The Obama administration is preparing to announce as early as next week that it believes around 100 civilians have died in nearly 500 U.S. drone strikes since 2009, U.S. officials tell NBC News.
That is a far lower estimate than those of the three major independent groups that seek to track the secret operations in the Middle East, South Asia and Africa. The highest estimate among those groups puts civilian casualties from drones at over 1,000.
The disclosure, which is expected to cite an estimated range of civilian deaths lower and higher than 100, represents the latest attempt by the president to fulfill his promises to be more transparent about the controversial secret killing program he ramped up when he took office. Despite those vows, officials continue to release very little information about the targets and circumstances of each lethal strike.
Obama is expected to issue an executive order requiring annual disclosures of civilians killed in counter-terrorism strikes, officials say, a development first reported by the Daily Beast.
Human rights groups praised the move, but remain skeptical about the numbers.
“This is a big victory,” said Naureen Shah, who directs Amnesty International’s human rights program in Washington. However, she added, “It’s impossible to assess their claims without the administration acknowledging or denying the specific cases that we’ve put forward.”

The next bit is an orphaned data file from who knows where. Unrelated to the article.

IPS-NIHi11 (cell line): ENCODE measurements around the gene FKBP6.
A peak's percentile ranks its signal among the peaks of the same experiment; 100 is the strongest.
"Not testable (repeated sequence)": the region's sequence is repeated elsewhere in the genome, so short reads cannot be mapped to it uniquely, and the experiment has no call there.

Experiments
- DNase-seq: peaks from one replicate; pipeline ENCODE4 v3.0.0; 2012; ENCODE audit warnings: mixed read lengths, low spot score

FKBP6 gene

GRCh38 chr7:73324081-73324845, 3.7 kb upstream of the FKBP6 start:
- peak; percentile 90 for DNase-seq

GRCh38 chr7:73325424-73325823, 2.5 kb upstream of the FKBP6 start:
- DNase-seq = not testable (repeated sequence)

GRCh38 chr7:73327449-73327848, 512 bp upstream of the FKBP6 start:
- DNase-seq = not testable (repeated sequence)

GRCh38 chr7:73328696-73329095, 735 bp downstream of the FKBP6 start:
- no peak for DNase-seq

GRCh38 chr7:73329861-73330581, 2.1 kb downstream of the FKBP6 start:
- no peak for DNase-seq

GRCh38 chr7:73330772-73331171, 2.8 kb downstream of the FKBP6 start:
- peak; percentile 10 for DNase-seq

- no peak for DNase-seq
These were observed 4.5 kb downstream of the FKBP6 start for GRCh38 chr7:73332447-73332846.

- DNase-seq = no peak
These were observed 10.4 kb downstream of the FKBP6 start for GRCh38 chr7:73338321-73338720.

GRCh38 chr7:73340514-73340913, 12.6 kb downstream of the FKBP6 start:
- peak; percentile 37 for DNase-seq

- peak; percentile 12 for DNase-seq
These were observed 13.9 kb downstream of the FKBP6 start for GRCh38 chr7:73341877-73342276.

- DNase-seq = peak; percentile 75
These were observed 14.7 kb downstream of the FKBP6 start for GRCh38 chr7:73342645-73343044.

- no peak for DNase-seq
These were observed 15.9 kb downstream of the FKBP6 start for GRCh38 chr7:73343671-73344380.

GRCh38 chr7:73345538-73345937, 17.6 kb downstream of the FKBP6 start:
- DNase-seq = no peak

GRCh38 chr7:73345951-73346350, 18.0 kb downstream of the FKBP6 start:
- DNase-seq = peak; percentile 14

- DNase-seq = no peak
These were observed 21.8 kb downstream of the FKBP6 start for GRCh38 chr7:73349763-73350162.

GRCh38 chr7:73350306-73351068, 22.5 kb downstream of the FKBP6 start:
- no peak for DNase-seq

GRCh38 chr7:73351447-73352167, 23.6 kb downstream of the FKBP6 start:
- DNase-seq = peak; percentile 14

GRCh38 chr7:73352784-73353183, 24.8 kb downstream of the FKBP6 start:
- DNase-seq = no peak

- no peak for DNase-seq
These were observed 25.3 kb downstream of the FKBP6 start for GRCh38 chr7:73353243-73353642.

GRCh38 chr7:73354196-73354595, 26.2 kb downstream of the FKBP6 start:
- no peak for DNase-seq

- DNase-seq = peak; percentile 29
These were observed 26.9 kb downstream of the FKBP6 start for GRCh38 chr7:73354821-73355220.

U.S. officials have credited drone strikes carried out by the CIA and the military’s Joint Special Operations Command with putting al Qaeda on its heels. Officials have long said that Hellfire missiles fired from unmanned drones are far more precise than conventional bombing when it comes to targeting terrorists living among civilians.
The disparity in the civilian casualty numbers, however, is likely to fuel the debate about whether U.S. officials can be trusted to grade their own work based on evidence no one else can see.
It is not seriously disputed that U.S. targeted killing operations outside of active war zones have become less frequent and more discriminating in recent years. The main reason for that, officials say, was Obama’s decision in 2013 to impose rules that such attacks may only be carried out if there is a “near certainty” that civilians won’t be harmed.
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The Britain-based Bureau of investigative Journalism, which U.S. officials often privately criticize as biased against the U.S. government, counted one civilian casualty in three Pakistan strikes and none in 13 Yemen strikes so far in 2016.
But when it comes to the overall count since Obama took office, which includes a period from 2009 to 2011 when Obama authorized a flurry of CIA drone strikes in Pakistan, there is a stark disagreement.
The Long War Journal, a project of the right-leaning Foundation for Defense of Democracies think tank whose numbers tend to be the most favorable for U.S. policy-makers, tallied 207 civilian casualties since 2009 in 492 strikes in Pakistan and Yemen. That does not include strikes in Somalia and Libya, which the Obama administration includes in its count of around 100.